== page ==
Behavioral Economics and Finance
This course provides a broad overview of the fields of behavioral economics and finance. The focus of the course will be on introducing
and studying biases in decision making within economic and financial contexts, drawing on insights from psychology. Students should leave the course with a better understanding of both the sources of irrational behavior and their consequences for consumers, businesses, and financial markets.
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Nudge: Improving Decisions About Health, Wealth, and Happiness by Richard H. Thaler, Cass
1 Behavioral Economics: Past, Present, Future (Richard Thaler) 2016.
2 The End of Behavioral Finance (Richard Thaler) 2010.
3 Boys will be Boys: Gender, Overconfidence, and Common Stock Investment (Brad Barber and Terrance Odean) 2001.
4 Do women shy away from competition? Do men compete too much? (Muriel Niederle, Lise Vesterlund) 2007.
5 Advances in prospect theory: Cumulative representation of uncertainty (Daniel Kahneman and Amos Tversky) 1992.
6 Do Professional Traders Exhibit Myopic Loss Aversion? An Experimental Analysis (Michael Haigh and John List) 2005.
7 Realization Effect: Risk-Taking After Realized versus Paper Outcomes (Alex Imas) 2016.
8 Bubbles and Experience: An Experiment (Martin Dufwenberg, Tobias Lindqvist, and Evan Moore) 2005.
Teaching will expand on required course readings, including relevant articles in economics and finance journals. Students are expected to attend classes and participate in class discussions. There will be three quizzes on Moodle based on the material covered in-class. There will be one group project which will require working in a team to present an analysis of a behavioral bias. Groups will present their project to the class.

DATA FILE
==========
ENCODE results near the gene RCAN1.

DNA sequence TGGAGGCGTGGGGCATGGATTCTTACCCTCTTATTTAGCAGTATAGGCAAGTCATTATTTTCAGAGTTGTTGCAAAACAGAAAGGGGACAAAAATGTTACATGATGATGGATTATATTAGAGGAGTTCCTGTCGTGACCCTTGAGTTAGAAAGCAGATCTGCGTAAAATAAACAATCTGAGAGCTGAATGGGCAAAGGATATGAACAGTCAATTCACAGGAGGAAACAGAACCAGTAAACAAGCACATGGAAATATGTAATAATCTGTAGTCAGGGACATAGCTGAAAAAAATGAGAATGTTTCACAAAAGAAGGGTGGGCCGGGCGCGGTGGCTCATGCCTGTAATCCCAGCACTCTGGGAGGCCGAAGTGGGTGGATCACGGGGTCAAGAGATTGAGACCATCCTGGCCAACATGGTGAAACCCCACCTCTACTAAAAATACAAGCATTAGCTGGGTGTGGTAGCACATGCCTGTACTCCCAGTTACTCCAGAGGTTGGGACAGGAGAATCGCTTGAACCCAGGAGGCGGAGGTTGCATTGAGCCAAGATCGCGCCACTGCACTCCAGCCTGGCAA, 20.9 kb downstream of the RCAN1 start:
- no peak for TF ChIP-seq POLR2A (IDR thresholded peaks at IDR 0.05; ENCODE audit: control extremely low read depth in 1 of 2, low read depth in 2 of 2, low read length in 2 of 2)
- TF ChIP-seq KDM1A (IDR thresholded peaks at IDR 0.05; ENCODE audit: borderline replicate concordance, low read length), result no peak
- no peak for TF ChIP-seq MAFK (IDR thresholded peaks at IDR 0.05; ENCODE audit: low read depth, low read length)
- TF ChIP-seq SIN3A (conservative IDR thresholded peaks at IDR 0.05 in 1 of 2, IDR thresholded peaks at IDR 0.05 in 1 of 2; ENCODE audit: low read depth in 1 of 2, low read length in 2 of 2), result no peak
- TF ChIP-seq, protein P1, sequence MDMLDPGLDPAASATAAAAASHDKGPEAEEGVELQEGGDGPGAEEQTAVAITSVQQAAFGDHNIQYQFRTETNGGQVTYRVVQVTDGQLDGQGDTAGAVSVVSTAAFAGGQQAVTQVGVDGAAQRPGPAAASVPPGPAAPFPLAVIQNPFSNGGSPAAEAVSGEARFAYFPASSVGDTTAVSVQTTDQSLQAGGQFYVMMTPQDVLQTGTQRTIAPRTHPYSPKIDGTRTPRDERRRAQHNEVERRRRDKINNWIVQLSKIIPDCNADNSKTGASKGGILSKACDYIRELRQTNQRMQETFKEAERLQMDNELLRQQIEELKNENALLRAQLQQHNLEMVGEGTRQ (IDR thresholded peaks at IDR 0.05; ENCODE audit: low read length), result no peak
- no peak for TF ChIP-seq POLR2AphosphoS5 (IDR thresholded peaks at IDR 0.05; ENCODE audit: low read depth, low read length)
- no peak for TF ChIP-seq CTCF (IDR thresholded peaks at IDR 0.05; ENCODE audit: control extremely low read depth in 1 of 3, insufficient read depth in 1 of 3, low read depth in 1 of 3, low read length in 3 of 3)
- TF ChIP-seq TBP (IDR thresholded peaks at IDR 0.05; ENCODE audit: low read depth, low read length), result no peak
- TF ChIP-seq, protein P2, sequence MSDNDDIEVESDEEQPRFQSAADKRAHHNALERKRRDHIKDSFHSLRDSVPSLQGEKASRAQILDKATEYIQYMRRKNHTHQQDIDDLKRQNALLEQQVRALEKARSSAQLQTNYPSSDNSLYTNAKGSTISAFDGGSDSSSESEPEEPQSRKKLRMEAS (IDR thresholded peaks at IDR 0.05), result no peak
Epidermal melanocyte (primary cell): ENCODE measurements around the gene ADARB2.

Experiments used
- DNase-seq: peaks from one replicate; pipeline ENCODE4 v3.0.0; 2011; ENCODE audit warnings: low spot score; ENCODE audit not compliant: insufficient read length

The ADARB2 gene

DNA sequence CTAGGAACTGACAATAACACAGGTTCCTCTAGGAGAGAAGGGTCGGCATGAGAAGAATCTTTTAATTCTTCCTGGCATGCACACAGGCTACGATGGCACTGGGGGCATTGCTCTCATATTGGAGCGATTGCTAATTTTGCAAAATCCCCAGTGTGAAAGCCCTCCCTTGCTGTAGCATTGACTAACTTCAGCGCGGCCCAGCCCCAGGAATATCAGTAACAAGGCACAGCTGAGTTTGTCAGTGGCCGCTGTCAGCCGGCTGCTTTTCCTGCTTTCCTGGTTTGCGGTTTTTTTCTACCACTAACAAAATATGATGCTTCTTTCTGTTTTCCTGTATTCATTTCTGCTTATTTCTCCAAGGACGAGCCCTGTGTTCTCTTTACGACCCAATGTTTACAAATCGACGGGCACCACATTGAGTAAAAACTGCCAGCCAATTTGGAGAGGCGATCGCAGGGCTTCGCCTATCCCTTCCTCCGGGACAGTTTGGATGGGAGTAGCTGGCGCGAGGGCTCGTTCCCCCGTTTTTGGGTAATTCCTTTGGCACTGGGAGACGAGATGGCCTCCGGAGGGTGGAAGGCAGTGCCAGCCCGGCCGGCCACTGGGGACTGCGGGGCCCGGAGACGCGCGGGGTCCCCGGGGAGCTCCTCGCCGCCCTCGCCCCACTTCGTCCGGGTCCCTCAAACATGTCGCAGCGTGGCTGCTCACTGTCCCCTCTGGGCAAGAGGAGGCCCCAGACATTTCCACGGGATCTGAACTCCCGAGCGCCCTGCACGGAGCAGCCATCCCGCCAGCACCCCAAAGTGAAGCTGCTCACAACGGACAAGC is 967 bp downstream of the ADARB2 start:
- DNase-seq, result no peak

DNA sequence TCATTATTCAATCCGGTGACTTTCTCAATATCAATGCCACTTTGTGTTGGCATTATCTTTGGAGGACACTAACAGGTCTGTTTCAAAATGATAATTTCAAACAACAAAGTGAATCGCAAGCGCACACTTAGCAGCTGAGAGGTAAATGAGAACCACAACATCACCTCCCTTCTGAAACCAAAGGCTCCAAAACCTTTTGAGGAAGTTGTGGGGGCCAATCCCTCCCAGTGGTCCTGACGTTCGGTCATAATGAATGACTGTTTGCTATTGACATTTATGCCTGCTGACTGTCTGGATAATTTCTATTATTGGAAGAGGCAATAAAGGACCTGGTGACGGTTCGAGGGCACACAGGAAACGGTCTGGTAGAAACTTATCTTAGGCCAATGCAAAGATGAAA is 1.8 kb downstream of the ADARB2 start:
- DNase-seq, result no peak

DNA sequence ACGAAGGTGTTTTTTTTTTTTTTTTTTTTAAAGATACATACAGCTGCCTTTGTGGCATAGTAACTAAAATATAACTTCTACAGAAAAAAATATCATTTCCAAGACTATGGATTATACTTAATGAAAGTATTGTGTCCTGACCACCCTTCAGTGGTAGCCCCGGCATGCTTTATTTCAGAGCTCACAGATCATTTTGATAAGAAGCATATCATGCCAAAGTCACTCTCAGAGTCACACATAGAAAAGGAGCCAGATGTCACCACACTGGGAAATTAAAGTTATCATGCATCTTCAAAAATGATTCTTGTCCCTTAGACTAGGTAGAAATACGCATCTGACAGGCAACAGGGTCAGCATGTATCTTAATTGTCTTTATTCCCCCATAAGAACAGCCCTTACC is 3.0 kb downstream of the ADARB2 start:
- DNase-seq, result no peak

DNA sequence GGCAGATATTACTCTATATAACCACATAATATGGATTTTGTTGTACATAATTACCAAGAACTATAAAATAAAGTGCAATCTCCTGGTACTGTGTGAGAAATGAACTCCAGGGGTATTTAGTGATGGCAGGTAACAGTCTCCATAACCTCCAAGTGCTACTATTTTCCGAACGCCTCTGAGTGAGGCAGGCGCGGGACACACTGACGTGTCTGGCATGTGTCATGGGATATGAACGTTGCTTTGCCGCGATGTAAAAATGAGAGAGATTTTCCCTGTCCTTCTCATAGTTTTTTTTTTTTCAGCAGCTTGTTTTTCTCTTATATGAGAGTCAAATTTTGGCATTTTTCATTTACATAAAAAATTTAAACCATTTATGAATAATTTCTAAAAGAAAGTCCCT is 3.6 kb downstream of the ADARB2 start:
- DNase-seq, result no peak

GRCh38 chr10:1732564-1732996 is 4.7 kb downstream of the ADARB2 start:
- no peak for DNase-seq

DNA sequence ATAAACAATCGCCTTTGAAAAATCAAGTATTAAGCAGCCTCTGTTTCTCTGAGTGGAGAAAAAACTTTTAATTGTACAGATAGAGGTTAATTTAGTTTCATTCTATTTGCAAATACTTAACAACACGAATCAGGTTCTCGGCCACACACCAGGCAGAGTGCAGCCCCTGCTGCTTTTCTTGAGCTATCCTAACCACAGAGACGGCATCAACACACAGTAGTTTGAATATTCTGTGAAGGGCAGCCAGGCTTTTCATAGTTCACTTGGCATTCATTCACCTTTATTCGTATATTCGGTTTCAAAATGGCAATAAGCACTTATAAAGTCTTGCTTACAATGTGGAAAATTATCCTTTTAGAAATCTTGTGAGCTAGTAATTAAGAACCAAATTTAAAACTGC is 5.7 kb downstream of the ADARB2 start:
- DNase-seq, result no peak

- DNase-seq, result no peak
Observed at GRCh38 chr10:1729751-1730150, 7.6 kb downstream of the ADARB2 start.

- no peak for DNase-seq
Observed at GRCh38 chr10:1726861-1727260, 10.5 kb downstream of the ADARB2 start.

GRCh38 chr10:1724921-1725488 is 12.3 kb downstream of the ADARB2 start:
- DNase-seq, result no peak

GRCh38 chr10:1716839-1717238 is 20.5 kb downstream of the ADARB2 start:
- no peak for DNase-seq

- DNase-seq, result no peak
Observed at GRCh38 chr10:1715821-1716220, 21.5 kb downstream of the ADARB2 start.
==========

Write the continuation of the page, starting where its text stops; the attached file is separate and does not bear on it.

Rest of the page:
The Final Exam is mandatory and must cover the entire span of the course. Its weight in the final grade can be between 30 to 70%. The remainder of the evaluation can consist of class participation, midterm exams, in class tests, etc. Overall, written in class assessment (final exam, midterm) must have a weight of at least 50%.
• Class Participation 10%
• Moodle Quizzes (3) 30%
• Group Project 20%
• Final Exam 40%
Main topics include: bounded rationality, overconfidence, prospect theory, loss-aversion, herding, and bubbles. Previous experience with intermediate microeconomics is recommended.
Programs where the course is taught: